Florida House members early Thursday morning passed a bill that would prohibit doctors from performing abortions after 15 weeks of pregnancy, one of the most hotly debated issues of the 2022 legislative session.
The Republican-dominated House approved the measure (HB 5) in a 78-39 vote along almost straight party lines after nearly six hours of debate.
Rep. Rene Plasencia, R-Orlando, crossed party lines to vote against the measure, while Rep. James Bush, D-Miami, voted for it.
The at-times tense floor session also saw a group of protesters removed from the House gallery for chanting in opposition to the bill.
The proposed 15-week limit on abortions resembles a Mississippi law that is under review by the U.S. Supreme Court — a case that is widely seen as a challenge to the landmark Roe v. Wade ruling on abortion rights.
Rep. Erin Grall, a Vero Beach Republican who is sponsoring the House bill, said Tuesday that the Supreme Court’s weighing of the Mississippi law was a factor in the decision to propose the 15-week restriction.
“There’s significant fetal development by the age of 15 weeks. But there is also a case in front of the U.S. Supreme Court, currently under consideration, at 15 weeks. And … working within that infrastructure of 15 weeks gives Florida its best opportunity to save a significant number of babies, very quickly, after the court’s decision,” Grall said.
Part of the debate on the bill Wednesday centered on arguments about stages of fetal development.
Rep. Kelly Skidmore, D-Boca Raton, disagreed with Republicans’ arguments that fetuses can feel pain at 15 weeks.
“I don’t believe a 15-week fetus can feel pain or anything else, because I believe the volume of experts who tell us that happens beyond 24 weeks gestation,” Skidmore said.
Several House Democrats also criticized the measure as unconstitutional.
“Every time unconstitutional bans are passed, they have been challenged in the courts. Legislating unpopular and unconstitutional bans on abortion is an irresponsible diversion from real life,” Rep. Yvonne Hinson, D-Gainesville, said. “Because real life is reality, not some figment of your imagination of what perfect life might look like.”
But Rep. Cord Byrd, R-Neptune Beach, urged lawmakers to vote for the measure regardless of the unresolved U.S. Supreme Court case.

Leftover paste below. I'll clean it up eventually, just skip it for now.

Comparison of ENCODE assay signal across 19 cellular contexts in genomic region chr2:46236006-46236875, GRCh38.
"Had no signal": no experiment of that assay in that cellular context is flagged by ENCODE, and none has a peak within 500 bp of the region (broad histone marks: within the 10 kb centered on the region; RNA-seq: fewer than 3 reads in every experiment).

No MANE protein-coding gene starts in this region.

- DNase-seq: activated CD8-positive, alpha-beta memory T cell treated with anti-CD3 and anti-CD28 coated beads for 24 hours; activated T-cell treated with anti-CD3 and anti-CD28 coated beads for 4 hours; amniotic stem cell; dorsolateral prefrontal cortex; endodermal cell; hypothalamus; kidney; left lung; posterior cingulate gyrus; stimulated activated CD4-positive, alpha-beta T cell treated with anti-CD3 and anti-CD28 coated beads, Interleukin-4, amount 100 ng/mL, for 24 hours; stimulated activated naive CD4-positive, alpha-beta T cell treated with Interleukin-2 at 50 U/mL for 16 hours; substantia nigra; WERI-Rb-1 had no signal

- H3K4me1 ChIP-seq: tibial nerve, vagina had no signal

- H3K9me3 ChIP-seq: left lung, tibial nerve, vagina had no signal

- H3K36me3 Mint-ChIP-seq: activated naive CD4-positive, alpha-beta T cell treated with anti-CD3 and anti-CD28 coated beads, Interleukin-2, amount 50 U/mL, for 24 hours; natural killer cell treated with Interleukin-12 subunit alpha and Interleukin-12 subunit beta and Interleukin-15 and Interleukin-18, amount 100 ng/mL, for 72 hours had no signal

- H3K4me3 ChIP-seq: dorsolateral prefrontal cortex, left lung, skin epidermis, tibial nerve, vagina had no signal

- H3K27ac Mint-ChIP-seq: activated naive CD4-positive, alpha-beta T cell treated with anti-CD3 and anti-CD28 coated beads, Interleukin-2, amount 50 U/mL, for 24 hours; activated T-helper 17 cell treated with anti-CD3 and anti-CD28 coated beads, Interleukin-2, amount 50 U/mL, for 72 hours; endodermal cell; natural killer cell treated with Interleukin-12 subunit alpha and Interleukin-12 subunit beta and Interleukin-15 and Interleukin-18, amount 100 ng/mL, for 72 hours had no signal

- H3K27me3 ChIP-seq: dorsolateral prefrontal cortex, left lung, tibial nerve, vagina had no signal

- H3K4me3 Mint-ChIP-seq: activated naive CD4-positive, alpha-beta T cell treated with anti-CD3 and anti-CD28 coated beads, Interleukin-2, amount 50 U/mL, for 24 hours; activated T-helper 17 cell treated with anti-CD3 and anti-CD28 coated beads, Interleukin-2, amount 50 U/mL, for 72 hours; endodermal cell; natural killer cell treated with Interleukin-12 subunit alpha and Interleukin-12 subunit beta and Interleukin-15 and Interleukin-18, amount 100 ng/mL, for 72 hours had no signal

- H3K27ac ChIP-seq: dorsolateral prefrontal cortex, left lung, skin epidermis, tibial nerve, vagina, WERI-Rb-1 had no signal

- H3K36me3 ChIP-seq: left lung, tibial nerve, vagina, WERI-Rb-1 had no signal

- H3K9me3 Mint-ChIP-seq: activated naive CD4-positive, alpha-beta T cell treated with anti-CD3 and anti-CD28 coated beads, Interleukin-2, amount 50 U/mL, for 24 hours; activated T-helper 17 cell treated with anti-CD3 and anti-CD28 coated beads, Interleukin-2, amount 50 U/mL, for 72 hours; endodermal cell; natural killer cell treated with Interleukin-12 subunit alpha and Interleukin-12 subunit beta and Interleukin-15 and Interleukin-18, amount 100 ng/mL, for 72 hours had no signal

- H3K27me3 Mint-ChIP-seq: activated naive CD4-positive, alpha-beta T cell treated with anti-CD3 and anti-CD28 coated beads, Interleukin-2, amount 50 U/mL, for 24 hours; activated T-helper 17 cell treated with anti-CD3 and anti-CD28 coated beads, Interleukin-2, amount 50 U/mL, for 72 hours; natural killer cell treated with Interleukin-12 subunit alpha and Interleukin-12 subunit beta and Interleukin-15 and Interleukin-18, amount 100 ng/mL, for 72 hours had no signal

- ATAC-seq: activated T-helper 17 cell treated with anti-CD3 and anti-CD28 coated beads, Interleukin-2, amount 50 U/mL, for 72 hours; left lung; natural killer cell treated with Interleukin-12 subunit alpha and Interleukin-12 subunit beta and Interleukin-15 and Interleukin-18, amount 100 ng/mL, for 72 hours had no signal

“We have the ability. We do not have to wait for the (U.S. Supreme) Court to decide and rule. When they do, we will be in a position to protect life in Florida, as guaranteed and enshrined in our Constitution,” Byrd said.
Gov. Ron DeSantis last month said that he is “supportive of 15 weeks” and suggested that he would sign the measure if lawmakers pass it, adding that he finds the restriction “reasonable.”
The bill would allow for exceptions if two doctors certify in writing that a fetus has what the proposal calls a “fatal fetal abnormality.”
Such abnormalities are defined in the legislation as “a terminal condition that, in reasonable medical judgment, regardless of the provision of life-saving medical treatment, is incompatible with life outside the womb and will result in death upon birth or imminently thereafter.”
But critics slammed the measure for not making an exception for victims of rape or incest.
House members on Tuesday rejected more than a dozen proposed changes filed by Democrats, including one that would have made an exception for victims of rape or incest.
Rep. Kristen Arrington, D-Kissimmee, criticized Republicans for not accepting Democrats’ proposed changes, saying that she is a victim of rape.
“We heard that an exception for an abortion wasn’t needed for rape or incest because of the low amount of abortions that were performed on those that were victims,” Arrington said. “I know that the number of 126 abortions performed due to rape or incest in 2021 isn’t accurate, because victims aren’t honest about being raped. Because of the shame and the stigmatism that surrounds it. When we pass legislation like this, it validates that perception.”
But Rep. Dana Trabulsy, R-Fort Pierce, shared with her colleagues that she is a victim of rape and had an abortion in the past.
“I was always pro-life, until I had a choice. And then I had a choice, and I selfishly made the choice to have an abortion. Not because something was wrong with my baby, not for any other reason than it just wasn’t convenient for me. It didn’t fit my narrative, it didn’t fit my lifestyle. I didn’t want a baby, so I had an abortion. It’s something that I have regretted every day since,” Trabulsy said.
The Senate Appropriations Committee likely will take up the House bill Monday, according to a Senate calendar. Appropriations Chairwoman Kelli Stargel, R-Lakeland, has sponsored a Senate version (SB 146) of the bill.